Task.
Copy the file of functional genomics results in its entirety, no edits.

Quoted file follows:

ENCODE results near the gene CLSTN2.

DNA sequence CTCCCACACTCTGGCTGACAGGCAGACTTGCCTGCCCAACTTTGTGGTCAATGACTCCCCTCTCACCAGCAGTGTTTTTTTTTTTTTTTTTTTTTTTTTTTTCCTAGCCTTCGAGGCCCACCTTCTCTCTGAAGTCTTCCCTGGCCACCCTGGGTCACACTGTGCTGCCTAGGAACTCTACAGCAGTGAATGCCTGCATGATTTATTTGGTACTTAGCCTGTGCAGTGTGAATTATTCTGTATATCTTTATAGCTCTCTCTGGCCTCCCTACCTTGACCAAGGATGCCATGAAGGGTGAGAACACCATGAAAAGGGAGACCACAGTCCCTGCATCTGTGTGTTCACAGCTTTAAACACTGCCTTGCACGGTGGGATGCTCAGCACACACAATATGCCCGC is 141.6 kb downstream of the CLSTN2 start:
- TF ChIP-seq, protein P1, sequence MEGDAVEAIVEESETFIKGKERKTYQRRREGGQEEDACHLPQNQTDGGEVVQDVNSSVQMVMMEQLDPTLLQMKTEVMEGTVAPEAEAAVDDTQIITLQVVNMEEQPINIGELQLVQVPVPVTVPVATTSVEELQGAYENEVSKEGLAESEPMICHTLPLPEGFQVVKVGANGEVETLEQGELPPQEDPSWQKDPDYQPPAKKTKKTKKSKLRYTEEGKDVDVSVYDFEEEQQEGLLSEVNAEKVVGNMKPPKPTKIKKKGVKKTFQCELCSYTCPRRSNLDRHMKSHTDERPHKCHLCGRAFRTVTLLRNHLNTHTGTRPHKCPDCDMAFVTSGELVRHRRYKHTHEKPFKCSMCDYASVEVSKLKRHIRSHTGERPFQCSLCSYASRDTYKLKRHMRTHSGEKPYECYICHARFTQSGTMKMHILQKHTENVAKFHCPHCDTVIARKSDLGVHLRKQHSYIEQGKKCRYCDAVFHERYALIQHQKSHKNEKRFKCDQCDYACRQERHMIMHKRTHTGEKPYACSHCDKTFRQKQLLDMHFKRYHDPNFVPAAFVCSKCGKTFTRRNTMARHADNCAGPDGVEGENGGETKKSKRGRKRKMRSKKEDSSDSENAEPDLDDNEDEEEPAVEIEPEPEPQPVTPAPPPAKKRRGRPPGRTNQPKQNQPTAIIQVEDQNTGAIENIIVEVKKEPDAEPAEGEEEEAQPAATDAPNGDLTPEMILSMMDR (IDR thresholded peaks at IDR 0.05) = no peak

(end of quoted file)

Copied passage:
ENCODE results near the gene CLSTN2.

DNA sequence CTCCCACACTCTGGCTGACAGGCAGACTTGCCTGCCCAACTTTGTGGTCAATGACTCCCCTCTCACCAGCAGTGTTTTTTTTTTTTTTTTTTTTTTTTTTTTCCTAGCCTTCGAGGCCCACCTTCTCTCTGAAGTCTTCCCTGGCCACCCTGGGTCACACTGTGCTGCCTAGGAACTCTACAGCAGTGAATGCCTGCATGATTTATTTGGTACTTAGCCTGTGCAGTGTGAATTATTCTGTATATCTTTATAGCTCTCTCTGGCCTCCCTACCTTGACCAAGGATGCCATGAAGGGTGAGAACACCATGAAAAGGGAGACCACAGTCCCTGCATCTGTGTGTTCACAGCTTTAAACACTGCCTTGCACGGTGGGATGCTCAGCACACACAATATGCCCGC is 141.6 kb downstream of the CLSTN2 start:
- TF ChIP-seq, protein P1, sequence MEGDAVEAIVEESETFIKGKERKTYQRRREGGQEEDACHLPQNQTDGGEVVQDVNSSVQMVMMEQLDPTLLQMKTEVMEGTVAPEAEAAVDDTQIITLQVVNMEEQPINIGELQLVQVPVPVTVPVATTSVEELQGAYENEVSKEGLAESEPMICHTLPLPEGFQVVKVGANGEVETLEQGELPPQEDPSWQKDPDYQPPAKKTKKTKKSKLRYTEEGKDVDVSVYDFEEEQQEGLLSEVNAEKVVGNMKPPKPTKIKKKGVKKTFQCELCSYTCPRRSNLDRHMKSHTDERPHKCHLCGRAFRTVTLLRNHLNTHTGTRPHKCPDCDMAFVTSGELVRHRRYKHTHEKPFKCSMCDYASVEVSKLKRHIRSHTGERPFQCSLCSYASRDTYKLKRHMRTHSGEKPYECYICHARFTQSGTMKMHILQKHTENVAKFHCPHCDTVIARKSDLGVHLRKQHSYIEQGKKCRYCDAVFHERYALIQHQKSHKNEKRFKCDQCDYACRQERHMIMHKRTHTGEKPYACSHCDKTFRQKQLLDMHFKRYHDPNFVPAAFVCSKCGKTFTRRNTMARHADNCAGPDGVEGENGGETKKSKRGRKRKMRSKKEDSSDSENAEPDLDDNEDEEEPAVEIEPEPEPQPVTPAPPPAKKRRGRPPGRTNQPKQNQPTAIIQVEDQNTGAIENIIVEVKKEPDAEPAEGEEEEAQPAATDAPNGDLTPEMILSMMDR (IDR thresholded peaks at IDR 0.05) = no peak